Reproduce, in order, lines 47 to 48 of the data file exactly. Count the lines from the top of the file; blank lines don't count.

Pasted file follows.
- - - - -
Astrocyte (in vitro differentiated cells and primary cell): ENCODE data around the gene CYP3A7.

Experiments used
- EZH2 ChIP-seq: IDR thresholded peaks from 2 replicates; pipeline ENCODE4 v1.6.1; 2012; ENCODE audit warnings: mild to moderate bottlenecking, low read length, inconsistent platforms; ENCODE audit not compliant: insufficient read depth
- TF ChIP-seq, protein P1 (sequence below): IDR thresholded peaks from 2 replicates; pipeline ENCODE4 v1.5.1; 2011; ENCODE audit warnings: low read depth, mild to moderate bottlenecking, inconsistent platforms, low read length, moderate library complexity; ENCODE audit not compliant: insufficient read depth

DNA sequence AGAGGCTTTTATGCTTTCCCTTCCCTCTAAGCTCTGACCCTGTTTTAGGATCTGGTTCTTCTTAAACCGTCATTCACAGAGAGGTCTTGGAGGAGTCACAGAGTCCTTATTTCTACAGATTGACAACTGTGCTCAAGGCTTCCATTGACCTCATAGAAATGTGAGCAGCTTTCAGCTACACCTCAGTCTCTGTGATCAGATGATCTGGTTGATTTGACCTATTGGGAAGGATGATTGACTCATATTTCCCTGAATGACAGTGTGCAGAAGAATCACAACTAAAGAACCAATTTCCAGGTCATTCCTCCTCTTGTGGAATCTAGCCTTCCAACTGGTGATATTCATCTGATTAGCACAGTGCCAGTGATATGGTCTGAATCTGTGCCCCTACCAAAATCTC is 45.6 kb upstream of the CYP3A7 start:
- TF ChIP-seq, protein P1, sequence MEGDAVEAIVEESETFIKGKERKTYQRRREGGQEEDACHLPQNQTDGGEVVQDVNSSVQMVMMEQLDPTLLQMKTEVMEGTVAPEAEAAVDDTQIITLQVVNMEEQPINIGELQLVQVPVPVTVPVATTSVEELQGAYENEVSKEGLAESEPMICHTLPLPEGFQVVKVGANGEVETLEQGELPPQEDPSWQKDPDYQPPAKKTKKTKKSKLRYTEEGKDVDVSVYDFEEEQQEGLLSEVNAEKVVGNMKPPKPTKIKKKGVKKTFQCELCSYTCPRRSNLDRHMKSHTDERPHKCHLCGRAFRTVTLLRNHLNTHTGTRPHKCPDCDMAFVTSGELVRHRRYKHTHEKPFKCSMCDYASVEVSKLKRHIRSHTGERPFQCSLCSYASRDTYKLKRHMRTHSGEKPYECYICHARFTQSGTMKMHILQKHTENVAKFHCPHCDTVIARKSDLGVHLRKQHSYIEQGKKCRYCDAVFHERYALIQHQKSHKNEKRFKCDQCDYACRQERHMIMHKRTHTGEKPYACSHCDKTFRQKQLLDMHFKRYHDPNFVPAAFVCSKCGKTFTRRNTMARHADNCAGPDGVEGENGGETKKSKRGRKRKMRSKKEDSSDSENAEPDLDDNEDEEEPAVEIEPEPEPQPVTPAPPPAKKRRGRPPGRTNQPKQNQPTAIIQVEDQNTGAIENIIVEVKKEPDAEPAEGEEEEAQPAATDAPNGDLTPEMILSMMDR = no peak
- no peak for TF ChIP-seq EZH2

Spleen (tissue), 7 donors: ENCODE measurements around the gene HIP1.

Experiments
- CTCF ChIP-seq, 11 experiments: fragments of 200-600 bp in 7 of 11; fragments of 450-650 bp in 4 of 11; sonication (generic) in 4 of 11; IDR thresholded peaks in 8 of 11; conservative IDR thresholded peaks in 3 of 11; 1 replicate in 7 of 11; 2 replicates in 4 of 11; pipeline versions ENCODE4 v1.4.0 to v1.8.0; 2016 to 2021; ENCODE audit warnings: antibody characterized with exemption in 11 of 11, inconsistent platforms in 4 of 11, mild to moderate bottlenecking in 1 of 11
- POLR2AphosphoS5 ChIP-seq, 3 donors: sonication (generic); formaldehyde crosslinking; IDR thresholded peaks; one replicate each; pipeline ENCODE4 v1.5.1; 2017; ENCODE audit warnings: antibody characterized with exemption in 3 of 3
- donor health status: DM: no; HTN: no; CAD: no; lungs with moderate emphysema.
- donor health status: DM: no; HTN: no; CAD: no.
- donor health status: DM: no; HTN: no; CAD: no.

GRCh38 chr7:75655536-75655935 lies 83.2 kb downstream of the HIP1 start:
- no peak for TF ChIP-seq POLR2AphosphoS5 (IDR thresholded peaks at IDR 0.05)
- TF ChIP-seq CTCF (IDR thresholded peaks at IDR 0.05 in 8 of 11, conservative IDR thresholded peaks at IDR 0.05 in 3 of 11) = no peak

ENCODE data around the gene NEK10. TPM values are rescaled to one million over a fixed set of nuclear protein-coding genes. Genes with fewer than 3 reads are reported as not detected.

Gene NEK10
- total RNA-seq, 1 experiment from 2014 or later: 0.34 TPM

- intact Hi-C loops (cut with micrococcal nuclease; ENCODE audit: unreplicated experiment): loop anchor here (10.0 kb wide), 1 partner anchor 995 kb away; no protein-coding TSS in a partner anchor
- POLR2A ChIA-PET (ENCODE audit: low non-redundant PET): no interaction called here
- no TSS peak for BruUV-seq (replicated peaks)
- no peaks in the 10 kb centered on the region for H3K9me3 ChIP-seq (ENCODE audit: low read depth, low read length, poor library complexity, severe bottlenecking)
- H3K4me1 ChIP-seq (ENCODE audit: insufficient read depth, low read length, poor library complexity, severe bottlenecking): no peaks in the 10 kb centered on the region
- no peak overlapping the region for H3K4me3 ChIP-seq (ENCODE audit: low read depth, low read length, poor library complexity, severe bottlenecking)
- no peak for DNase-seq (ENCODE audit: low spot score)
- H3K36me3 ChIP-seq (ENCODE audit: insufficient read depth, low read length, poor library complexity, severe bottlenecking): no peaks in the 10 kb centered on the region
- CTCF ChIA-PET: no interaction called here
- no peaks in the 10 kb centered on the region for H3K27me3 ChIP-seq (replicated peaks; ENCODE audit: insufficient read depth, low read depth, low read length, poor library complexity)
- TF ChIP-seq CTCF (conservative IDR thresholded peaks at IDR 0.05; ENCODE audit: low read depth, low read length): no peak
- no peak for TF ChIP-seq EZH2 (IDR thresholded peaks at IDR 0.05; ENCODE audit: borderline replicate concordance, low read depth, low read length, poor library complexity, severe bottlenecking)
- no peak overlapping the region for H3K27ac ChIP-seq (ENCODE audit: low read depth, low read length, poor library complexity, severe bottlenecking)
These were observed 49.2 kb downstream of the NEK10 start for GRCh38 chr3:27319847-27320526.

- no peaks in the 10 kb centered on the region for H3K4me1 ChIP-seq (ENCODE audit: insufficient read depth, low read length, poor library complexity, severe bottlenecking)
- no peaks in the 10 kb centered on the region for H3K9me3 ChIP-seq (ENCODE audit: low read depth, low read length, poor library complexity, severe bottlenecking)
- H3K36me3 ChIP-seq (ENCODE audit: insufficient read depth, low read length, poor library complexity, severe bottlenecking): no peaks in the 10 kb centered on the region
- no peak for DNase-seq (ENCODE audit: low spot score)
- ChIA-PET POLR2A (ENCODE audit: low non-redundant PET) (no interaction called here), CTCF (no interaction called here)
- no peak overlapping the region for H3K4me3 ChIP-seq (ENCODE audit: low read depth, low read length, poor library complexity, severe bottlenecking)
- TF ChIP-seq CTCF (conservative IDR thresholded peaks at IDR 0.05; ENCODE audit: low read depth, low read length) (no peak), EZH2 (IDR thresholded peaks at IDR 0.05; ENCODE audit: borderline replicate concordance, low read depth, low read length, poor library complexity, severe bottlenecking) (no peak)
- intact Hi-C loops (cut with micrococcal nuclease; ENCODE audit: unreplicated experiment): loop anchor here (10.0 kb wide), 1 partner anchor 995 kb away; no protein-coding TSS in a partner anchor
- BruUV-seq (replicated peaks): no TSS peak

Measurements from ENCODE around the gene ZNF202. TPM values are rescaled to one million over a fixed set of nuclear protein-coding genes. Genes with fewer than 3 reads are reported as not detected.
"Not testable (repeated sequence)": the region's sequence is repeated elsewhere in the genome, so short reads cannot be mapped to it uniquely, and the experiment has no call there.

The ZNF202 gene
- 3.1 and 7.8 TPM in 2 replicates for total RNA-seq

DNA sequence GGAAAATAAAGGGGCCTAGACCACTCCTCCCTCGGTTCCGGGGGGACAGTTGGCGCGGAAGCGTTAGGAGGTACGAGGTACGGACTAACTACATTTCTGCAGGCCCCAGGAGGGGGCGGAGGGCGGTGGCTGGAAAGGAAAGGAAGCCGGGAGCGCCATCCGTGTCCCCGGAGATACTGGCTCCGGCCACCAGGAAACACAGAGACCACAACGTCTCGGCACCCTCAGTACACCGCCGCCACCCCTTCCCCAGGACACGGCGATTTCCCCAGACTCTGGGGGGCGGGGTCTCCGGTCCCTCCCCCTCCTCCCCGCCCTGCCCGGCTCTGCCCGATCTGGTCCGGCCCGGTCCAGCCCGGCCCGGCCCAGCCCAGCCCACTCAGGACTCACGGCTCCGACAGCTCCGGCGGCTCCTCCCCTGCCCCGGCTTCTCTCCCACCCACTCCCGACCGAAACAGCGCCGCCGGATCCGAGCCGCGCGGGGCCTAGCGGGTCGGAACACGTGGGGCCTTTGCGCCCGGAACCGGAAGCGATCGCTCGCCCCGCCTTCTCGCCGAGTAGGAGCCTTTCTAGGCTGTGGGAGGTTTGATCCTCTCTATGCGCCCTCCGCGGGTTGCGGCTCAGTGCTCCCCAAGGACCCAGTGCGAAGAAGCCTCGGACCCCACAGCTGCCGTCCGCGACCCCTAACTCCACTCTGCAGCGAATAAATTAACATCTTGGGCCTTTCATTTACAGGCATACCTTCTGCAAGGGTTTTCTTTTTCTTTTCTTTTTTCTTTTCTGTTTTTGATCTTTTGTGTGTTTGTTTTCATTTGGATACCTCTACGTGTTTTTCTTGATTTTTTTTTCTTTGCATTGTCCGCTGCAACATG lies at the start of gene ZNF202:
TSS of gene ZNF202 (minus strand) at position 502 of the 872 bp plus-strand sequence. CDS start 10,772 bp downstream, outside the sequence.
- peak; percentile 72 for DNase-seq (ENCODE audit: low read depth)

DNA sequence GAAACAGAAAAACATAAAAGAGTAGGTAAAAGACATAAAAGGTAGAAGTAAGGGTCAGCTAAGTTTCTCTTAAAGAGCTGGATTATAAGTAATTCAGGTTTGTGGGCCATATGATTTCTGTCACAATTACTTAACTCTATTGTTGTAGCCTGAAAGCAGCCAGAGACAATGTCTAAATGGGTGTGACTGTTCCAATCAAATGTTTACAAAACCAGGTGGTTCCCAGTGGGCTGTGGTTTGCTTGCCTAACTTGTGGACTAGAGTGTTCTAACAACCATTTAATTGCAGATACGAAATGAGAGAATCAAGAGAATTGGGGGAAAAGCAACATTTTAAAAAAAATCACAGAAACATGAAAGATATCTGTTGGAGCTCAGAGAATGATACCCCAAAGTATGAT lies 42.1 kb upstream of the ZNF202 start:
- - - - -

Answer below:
- 3.1 and 7.8 TPM in 2 replicates for total RNA-seq

DNA sequence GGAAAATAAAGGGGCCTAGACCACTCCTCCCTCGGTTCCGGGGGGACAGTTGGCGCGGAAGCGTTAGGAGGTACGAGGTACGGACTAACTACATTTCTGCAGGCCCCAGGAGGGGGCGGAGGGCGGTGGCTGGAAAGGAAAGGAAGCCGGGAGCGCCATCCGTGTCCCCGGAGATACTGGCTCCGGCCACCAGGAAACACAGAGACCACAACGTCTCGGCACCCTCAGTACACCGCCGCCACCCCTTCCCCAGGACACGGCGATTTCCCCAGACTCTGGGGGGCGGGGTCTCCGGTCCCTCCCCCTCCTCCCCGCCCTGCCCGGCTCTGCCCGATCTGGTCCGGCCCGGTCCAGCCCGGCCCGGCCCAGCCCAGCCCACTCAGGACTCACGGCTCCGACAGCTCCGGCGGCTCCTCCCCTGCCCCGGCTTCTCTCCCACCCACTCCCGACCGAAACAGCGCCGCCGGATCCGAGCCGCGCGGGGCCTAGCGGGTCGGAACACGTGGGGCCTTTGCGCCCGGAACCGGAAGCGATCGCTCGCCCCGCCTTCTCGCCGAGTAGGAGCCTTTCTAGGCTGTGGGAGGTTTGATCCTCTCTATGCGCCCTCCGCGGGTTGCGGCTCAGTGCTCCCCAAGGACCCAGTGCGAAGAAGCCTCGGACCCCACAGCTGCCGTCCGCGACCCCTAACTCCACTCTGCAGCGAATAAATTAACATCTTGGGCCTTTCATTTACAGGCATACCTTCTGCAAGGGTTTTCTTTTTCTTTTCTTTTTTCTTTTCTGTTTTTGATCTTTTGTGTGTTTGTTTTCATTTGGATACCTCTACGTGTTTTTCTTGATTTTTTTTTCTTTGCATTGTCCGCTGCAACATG lies at the start of gene ZNF202: